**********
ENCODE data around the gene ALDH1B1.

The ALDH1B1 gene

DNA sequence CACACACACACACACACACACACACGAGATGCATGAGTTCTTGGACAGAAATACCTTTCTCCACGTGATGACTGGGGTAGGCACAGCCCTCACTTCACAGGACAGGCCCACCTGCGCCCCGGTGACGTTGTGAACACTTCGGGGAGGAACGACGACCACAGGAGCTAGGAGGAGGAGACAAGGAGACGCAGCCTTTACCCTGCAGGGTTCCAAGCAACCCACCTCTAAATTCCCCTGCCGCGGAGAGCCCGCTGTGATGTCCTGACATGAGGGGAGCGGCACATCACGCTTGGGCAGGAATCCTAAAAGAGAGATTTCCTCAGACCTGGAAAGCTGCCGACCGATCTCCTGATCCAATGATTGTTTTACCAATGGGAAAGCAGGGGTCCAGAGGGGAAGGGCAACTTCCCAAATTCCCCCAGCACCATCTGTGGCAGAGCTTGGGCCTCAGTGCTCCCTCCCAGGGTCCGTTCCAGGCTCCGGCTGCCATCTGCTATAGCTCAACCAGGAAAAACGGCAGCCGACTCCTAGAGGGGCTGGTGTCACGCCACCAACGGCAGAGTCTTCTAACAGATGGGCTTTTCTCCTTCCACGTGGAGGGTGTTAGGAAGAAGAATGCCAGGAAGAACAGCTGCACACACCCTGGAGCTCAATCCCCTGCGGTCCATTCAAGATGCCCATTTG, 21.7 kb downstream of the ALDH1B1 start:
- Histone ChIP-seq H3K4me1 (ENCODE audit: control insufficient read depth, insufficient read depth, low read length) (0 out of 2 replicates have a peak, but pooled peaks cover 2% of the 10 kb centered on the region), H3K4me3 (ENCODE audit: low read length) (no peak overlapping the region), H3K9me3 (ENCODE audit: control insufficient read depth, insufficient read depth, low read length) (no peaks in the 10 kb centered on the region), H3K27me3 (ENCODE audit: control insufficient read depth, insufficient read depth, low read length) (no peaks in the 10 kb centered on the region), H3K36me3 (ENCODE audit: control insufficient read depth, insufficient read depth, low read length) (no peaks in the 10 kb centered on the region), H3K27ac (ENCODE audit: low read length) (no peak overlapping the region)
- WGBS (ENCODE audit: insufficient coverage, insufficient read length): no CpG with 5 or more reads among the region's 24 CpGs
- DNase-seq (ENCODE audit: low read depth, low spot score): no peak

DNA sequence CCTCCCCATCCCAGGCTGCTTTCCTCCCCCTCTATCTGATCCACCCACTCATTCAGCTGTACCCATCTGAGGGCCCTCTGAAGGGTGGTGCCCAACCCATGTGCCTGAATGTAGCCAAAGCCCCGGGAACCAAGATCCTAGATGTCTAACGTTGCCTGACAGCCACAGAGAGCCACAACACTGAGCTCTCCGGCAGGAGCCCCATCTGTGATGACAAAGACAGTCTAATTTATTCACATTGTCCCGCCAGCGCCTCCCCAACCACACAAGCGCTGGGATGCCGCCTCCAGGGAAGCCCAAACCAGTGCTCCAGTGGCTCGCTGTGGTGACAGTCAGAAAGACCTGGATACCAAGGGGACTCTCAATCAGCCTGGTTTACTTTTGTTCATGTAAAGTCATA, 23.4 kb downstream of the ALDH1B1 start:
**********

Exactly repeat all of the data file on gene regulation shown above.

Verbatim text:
ENCODE data around the gene ALDH1B1.

The ALDH1B1 gene

DNA sequence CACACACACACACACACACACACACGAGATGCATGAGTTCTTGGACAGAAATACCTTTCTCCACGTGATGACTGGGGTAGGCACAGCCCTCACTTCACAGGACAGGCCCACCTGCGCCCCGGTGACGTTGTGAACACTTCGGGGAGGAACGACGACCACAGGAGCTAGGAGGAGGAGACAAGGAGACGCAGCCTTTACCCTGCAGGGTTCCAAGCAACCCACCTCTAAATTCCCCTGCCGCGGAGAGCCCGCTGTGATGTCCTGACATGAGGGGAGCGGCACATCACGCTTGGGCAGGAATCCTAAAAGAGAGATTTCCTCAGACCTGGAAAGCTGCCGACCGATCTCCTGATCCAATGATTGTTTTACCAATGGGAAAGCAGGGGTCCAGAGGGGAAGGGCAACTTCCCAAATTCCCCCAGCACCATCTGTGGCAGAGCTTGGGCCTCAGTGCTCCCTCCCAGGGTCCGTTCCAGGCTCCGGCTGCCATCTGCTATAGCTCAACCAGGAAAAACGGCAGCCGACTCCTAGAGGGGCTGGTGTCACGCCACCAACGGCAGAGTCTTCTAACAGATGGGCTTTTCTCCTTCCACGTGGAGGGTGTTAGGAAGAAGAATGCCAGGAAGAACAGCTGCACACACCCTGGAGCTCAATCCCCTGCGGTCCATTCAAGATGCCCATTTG, 21.7 kb downstream of the ALDH1B1 start:
- Histone ChIP-seq H3K4me1 (ENCODE audit: control insufficient read depth, insufficient read depth, low read length) (0 out of 2 replicates have a peak, but pooled peaks cover 2% of the 10 kb centered on the region), H3K4me3 (ENCODE audit: low read length) (no peak overlapping the region), H3K9me3 (ENCODE audit: control insufficient read depth, insufficient read depth, low read length) (no peaks in the 10 kb centered on the region), H3K27me3 (ENCODE audit: control insufficient read depth, insufficient read depth, low read length) (no peaks in the 10 kb centered on the region), H3K36me3 (ENCODE audit: control insufficient read depth, insufficient read depth, low read length) (no peaks in the 10 kb centered on the region), H3K27ac (ENCODE audit: low read length) (no peak overlapping the region)
- WGBS (ENCODE audit: insufficient coverage, insufficient read length): no CpG with 5 or more reads among the region's 24 CpGs
- DNase-seq (ENCODE audit: low read depth, low spot score): no peak

DNA sequence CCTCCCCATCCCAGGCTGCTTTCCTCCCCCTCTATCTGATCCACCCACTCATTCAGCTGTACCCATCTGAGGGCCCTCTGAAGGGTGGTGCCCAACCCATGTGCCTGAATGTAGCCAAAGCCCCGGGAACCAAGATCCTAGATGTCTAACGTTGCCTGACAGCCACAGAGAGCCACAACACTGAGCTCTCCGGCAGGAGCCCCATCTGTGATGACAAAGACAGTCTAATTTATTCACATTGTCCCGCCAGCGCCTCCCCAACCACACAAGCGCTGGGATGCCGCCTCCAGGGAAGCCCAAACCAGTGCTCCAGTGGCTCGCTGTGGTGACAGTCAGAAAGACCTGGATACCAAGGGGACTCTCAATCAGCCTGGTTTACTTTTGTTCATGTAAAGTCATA, 23.4 kb downstream of the ALDH1B1 start: